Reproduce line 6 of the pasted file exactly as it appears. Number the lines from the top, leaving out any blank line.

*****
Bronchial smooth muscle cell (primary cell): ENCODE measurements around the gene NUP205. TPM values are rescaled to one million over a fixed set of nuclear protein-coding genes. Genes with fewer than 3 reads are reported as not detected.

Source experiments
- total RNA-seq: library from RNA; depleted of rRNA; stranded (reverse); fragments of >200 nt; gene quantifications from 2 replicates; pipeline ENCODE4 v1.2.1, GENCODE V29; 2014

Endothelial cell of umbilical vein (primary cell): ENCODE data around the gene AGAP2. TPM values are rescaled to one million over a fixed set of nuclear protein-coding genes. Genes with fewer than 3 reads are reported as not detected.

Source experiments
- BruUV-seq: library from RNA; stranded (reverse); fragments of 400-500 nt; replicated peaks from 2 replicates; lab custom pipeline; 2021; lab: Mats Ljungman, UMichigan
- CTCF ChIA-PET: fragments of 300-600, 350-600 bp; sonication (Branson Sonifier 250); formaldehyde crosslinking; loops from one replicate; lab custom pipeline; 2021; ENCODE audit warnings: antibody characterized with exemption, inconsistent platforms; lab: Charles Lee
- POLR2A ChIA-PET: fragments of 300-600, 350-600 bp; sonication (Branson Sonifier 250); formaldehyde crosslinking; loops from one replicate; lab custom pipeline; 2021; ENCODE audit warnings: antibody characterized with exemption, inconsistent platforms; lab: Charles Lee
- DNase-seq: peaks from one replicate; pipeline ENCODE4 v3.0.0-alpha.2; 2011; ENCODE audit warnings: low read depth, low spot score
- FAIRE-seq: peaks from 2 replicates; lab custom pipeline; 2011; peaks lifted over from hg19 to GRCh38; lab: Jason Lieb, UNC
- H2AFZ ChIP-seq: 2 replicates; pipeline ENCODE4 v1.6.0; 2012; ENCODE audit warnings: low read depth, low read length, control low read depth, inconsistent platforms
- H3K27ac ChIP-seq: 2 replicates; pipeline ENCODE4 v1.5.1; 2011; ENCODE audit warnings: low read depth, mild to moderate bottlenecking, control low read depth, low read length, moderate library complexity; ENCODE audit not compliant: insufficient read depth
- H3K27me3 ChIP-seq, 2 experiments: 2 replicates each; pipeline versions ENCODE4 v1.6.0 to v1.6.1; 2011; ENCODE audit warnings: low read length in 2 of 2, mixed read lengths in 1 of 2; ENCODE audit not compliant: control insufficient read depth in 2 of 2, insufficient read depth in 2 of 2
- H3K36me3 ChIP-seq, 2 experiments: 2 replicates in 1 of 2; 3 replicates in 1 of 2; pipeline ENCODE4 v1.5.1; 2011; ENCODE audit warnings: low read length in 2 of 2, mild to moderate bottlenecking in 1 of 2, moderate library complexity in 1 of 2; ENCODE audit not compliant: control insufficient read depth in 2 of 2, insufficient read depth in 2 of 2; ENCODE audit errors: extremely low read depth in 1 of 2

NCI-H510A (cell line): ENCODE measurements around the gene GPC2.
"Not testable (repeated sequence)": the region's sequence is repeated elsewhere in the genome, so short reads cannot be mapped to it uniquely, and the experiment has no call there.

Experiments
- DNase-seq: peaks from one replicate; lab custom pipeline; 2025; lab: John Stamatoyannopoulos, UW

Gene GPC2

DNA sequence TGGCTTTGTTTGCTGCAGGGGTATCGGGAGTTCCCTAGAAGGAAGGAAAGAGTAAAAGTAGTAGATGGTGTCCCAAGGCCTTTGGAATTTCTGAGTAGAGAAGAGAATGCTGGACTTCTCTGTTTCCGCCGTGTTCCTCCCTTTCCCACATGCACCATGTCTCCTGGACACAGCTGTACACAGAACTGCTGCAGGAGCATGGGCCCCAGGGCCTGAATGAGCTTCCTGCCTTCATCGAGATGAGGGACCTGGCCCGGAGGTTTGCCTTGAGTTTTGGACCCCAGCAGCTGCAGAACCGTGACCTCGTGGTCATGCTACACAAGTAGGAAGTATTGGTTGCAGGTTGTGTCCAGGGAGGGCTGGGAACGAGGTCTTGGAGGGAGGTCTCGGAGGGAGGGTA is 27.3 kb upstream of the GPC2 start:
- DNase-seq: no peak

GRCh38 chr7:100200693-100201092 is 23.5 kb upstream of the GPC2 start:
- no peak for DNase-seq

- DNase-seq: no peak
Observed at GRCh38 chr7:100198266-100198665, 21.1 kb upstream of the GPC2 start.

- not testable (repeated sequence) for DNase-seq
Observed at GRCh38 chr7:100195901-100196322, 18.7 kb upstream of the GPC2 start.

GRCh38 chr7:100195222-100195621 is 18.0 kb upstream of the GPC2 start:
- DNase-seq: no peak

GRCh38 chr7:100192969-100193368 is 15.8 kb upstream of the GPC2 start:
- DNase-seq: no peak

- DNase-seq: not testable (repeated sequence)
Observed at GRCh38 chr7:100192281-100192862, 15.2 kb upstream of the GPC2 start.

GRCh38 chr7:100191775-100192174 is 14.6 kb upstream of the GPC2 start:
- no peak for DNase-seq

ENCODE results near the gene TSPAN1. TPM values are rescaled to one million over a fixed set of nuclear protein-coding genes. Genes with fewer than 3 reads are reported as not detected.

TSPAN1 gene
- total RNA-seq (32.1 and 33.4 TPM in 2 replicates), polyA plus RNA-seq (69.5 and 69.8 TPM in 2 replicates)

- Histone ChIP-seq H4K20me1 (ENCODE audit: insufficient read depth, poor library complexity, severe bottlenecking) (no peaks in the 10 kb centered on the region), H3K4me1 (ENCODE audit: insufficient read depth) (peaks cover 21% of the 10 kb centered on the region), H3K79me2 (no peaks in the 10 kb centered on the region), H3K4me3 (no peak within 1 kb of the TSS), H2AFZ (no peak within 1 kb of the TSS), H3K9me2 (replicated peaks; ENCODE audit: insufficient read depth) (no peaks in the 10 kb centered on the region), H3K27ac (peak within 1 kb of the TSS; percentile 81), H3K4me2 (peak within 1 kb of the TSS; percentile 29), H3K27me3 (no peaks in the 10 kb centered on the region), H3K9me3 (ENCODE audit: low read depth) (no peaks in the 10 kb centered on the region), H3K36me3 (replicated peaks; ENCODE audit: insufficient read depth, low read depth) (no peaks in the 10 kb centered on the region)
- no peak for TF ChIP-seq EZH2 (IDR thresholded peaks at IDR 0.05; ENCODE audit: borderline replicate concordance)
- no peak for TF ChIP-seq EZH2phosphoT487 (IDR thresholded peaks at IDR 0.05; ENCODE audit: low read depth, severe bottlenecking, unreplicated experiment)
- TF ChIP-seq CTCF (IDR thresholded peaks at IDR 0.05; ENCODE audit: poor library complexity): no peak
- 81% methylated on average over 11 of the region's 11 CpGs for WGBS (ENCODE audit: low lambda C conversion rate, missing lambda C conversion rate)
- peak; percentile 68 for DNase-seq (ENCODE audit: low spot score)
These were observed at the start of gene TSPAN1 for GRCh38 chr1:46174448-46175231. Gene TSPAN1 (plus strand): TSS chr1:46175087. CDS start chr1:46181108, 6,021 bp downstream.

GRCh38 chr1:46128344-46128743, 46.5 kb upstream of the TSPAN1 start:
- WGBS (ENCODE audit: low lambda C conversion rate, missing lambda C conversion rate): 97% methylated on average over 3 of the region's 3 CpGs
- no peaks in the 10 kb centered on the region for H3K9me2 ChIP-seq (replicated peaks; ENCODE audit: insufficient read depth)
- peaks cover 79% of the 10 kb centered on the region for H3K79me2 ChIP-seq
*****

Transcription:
- BruUV-seq: library from RNA; stranded (reverse); fragments of 400-500 nt; replicated peaks from 2 replicates; lab custom pipeline; 2021; lab: Mats Ljungman, UMichigan